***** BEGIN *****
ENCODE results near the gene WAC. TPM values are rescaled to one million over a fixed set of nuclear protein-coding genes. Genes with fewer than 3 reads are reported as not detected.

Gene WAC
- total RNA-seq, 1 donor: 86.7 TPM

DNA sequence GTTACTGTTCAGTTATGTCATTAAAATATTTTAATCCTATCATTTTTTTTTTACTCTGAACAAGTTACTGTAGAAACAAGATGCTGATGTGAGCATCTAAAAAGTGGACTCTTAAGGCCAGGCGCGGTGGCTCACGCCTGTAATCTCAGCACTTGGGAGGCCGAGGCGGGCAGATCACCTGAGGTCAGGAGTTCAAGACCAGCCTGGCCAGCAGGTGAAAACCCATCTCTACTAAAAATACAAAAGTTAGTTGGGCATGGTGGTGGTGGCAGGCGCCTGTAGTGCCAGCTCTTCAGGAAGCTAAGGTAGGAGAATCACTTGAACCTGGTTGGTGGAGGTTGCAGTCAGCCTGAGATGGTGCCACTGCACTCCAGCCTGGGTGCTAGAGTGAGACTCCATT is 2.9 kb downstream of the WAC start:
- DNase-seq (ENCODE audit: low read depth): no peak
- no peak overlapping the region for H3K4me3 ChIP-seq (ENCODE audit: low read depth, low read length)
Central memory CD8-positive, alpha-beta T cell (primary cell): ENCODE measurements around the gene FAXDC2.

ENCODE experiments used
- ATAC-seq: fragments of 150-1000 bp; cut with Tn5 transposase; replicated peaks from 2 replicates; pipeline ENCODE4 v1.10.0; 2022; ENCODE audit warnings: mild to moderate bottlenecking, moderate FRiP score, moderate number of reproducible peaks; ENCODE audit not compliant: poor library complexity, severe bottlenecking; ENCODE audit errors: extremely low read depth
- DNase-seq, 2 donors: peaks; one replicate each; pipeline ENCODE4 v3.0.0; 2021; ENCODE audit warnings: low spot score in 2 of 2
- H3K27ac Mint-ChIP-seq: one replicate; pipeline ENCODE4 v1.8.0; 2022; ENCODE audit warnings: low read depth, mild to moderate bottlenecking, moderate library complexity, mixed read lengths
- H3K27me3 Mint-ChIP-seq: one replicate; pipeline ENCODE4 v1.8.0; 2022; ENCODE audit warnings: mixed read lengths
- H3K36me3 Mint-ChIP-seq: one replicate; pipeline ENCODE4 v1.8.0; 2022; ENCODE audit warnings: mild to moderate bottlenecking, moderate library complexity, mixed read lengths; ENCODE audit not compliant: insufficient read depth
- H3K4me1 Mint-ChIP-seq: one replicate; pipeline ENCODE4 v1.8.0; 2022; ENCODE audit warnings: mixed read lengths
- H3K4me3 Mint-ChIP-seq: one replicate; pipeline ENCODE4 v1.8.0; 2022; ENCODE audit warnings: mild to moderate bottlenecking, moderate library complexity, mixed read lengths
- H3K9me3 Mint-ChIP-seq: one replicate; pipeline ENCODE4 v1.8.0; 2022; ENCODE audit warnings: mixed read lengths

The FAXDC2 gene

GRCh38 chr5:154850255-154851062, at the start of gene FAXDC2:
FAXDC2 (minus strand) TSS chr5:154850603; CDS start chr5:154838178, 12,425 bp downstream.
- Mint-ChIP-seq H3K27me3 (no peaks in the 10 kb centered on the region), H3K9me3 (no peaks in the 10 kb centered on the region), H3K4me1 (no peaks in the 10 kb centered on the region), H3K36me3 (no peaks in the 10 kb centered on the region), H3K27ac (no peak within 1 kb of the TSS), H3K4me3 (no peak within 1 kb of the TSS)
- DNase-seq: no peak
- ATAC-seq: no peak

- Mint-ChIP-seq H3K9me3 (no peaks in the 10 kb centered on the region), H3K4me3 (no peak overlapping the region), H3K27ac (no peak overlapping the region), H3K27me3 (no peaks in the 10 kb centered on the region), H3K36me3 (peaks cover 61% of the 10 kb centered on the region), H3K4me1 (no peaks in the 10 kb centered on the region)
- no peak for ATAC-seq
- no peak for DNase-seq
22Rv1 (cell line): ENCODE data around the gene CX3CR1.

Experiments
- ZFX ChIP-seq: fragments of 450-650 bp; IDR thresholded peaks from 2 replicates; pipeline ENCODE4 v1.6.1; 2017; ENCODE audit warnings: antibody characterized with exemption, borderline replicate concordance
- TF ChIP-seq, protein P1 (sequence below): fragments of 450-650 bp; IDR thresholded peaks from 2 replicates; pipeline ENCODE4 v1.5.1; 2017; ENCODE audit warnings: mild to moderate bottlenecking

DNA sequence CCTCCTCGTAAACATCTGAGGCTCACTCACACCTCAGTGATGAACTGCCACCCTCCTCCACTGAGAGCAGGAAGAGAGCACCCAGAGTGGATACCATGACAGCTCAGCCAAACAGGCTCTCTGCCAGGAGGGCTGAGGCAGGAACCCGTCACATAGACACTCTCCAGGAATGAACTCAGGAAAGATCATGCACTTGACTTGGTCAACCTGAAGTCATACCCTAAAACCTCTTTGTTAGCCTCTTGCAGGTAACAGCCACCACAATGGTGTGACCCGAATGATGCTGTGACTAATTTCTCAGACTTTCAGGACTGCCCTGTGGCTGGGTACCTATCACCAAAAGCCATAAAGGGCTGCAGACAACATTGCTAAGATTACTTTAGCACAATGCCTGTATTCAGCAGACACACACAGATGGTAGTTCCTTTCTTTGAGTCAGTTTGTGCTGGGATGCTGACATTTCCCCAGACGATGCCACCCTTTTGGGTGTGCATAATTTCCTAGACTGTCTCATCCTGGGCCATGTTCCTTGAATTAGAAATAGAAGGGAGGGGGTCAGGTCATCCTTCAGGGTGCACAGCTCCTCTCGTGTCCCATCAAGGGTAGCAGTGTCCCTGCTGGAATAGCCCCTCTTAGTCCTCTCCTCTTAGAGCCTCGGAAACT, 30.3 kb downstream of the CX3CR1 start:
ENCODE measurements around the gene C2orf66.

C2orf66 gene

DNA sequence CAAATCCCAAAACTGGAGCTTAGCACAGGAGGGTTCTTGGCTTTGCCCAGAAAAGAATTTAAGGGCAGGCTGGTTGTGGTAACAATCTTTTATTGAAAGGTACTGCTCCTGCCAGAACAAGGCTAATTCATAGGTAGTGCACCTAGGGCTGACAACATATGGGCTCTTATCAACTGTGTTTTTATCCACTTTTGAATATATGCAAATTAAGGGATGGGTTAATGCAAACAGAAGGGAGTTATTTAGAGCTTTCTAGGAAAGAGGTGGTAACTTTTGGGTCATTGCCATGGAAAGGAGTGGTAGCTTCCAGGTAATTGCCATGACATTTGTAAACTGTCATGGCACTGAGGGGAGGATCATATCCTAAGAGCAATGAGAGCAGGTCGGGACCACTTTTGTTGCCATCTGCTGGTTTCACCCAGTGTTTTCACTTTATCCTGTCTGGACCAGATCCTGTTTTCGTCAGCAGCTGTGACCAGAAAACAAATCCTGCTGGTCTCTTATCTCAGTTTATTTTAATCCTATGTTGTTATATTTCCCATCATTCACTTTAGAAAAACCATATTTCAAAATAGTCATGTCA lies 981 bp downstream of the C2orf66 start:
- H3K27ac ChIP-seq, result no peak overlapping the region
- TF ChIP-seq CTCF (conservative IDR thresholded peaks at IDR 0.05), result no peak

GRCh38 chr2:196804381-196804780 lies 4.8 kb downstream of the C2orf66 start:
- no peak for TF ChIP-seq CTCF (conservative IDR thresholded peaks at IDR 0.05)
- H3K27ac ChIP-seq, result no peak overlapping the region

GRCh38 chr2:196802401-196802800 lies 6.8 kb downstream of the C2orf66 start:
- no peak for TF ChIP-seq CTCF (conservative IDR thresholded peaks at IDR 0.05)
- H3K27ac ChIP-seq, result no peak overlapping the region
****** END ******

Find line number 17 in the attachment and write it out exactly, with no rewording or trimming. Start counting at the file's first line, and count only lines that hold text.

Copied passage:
The FAXDC2 gene